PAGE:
Several American soldiers kayaking in the Gulf of Oman salute the teetering balloon, calling it the latest development in US espionage and directing it with their paddles toward Iraq. It does not follow their directions, however, and floats toward Egypt, landing on the east side of the Great Pyramid of Khufu. An elderly couple, tourists laboriously climbing the stairs of the monolith, notices a small green ball against the brown backdrop of desert.
"Do you see it?" the woman asks her husband.
"Yes," he says, holding his chest and wheezing. "It's a sign."
They turn back.
The balloon sails up the side of the pyramid and settles near the peak when a gyrfalcon lights to study the strange object. Losing interest, the bird pushes off the great stone slab, its wings creating an undercurrent that forces the balloon straight up and into a northeasterly trade that pushes it toward the Mediterranean Sea. There an American hot-air balloonist in the process of a solo transworld flight spots the green dot and maneuvers his craft toward it; he is straying somewhat off course, but he is an adventurous and determined man.
"Well, hello, friend," says the balloonist, netting the bubble from the air after multiple attempts, his determination fueled by the fact that he has seen nothing but clouds and the inside of his craft for three weeks. It is when he ties a shoelace to the balloon's rubber lip and fastens it to the wall of the gondola that he notices the paper inside.
"Well, I'll be," he says before radioing his personally-funded command center to tell them of his find. Herbie, a bright and promising public relations graduate, generates a press release telling the world that the message in the mysterious balloon will, upon the rich American's landing, be broadcast live. Newscasters everywhere mention the message during their solo-flight updates, and the world becomes interested in a small green balloon.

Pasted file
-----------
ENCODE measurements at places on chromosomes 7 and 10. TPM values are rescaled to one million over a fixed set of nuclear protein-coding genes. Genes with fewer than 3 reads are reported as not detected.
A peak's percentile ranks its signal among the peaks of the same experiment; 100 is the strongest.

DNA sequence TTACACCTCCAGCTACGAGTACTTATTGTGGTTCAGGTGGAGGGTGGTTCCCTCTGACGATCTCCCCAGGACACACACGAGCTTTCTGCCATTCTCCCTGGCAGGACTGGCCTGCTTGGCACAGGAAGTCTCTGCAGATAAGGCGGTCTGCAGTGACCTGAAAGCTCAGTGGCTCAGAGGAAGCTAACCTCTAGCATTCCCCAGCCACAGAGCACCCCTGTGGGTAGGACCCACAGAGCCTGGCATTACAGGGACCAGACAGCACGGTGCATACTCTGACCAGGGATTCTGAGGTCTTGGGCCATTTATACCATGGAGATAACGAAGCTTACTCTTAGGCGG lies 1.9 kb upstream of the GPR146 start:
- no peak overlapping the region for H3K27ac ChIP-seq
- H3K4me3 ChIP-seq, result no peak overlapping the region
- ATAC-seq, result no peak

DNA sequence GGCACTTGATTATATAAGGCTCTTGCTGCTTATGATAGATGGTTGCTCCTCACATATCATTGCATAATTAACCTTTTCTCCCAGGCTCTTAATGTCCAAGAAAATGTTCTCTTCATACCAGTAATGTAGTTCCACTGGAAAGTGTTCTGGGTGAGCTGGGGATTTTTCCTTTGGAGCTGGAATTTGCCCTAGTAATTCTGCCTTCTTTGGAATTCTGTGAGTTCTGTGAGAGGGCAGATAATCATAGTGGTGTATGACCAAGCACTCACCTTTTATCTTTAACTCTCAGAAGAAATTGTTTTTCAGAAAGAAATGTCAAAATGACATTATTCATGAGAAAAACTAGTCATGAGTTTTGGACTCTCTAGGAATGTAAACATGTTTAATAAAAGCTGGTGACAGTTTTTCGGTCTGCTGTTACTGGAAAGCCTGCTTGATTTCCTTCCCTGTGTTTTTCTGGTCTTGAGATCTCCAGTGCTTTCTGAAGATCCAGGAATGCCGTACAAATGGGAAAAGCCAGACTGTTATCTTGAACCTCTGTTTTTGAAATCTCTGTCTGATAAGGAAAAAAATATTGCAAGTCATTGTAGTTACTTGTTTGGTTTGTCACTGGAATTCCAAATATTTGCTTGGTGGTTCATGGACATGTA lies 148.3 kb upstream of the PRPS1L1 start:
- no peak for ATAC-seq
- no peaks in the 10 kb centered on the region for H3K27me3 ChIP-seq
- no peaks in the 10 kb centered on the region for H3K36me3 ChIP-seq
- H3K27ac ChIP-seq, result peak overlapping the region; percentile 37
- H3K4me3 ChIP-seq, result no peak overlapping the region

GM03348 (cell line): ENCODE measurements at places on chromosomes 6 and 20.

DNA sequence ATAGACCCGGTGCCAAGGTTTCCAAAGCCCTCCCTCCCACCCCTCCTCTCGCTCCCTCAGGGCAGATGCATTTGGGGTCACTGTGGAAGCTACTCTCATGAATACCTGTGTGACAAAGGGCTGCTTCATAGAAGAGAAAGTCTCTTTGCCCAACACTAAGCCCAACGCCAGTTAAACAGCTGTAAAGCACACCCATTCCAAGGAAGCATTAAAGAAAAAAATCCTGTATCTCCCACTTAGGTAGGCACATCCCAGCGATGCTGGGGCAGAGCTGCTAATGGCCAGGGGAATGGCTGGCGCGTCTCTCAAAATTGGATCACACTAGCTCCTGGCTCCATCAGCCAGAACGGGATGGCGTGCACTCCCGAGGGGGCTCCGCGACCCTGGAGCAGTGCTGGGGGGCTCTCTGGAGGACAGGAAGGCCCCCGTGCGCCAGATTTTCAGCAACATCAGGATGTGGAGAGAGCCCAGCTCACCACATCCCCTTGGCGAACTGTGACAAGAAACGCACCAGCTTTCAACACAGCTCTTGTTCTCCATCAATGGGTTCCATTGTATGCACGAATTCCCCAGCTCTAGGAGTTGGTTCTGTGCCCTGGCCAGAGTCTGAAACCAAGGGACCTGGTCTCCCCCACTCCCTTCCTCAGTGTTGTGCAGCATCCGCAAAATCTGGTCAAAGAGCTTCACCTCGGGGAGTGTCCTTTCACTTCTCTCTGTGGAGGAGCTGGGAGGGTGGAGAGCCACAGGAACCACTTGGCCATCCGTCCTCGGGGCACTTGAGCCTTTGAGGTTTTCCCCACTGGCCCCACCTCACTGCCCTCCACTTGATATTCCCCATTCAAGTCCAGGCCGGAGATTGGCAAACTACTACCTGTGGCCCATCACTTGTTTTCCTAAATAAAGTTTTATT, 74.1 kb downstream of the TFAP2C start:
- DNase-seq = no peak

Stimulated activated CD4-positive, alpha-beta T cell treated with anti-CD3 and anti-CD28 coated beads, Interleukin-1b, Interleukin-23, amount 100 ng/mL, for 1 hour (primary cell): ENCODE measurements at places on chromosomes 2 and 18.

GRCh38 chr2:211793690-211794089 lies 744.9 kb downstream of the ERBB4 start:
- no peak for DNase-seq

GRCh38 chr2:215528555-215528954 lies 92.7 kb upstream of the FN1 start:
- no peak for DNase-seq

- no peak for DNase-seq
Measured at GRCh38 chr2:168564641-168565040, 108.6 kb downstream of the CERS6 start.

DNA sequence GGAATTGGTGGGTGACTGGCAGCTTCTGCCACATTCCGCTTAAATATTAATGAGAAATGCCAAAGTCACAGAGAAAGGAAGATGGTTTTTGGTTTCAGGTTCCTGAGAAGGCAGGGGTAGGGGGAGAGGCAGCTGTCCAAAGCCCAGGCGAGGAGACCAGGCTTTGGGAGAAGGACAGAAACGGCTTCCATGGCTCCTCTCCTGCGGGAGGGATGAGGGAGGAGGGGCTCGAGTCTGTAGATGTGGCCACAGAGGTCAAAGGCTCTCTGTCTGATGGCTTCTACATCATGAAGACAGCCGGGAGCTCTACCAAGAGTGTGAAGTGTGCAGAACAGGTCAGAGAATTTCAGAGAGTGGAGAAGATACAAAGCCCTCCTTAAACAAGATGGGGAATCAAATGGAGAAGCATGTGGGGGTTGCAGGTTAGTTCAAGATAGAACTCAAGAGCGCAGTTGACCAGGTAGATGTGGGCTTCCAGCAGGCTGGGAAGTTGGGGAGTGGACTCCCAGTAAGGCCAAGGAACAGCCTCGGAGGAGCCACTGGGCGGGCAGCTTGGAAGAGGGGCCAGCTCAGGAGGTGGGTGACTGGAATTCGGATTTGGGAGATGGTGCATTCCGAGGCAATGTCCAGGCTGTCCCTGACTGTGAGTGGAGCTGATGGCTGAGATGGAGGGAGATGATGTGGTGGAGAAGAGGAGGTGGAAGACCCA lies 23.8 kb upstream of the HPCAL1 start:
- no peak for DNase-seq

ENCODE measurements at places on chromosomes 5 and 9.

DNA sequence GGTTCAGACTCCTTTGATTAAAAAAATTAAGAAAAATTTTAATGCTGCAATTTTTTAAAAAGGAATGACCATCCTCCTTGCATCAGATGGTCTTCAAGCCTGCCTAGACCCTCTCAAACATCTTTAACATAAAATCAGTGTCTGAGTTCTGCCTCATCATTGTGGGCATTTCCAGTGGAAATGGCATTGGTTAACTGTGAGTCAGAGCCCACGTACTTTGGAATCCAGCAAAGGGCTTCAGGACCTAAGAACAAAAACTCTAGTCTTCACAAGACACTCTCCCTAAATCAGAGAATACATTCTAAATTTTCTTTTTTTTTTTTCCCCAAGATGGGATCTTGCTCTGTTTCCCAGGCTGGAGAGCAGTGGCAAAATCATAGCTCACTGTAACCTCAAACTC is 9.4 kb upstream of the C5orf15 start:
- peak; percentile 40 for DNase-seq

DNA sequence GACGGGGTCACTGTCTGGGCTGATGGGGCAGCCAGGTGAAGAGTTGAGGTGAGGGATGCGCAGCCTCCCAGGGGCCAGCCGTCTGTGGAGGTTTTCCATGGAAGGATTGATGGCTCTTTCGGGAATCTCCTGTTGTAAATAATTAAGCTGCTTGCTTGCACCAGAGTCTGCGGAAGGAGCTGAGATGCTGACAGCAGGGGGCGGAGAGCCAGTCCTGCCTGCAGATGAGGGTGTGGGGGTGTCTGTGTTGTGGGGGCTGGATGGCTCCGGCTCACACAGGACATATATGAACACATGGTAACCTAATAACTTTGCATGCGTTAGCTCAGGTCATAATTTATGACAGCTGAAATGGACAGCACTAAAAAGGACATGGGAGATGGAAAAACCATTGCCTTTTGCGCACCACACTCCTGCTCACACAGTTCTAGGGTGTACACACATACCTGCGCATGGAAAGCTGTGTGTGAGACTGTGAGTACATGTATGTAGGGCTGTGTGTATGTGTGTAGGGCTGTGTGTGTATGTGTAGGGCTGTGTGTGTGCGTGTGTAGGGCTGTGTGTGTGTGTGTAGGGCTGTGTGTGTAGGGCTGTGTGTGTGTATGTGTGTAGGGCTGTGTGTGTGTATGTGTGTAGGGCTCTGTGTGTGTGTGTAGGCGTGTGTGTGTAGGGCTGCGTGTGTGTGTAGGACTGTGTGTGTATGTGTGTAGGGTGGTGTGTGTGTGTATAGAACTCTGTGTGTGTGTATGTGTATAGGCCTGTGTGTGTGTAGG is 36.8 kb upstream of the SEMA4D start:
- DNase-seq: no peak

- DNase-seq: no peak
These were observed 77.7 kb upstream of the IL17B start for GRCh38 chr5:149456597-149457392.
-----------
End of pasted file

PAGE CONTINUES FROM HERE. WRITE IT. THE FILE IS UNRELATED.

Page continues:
Storms toss the craft into Libyan air space, and the pilot tells the green ball he will be certain to release it if they are hit. After several desperate hours of shifting ballast and pumping flames, however, the balloonist manages to glide toward Tunisia, then over Algeria and finally Spain before approaching the great expanse of the Atlantic.
"We're almost there," he pats the small green head, which has shrunken to a quarter of its original size.
The air-balloon sweeps over the Azores, dips near the Bermuda Rise and rides out a gale over Cape Hatteras before the balloonist cradles the bubble in his hands and peers through its thickening skin. His hands tremble as he unties the shoelace, and he holds the balloon to the sun in an effort to better see the note inside. Somewhere over the Appalachian Mountains, he stares at his empty hand, feels his numb fingers clutching the basket wall as he loses sight of the balloon in the evergreens below.
Bouncing along on a mountain drift, the ball sweeps over Cherokee Lake and skirts Powell Gulch before plopping uneventfully into the backyard of a Burnside, Kentucky woman who hangs sheets on a clothesline while mumbling to herself.
"Clive, you rotten bastard," she sniffles as she touches her growing belly.
She turns to blow her nose into her apron, and it is then that she notices the green blob in her tomato garden. The balloon's skin is pinched, crusty in spots, and she is about to toss it into the scrap pile when she feels the hard paper inside.
Newscasters laugh as they request a nationwide search for the escape balloon with its Rosetta Stone, but the jilted woman from Burnside, like Cinderella, will keep her glass slipper safe until the miracle is wrought. She clutches the note, her talisman, to her chest, as she reads again the dim words:
He will return.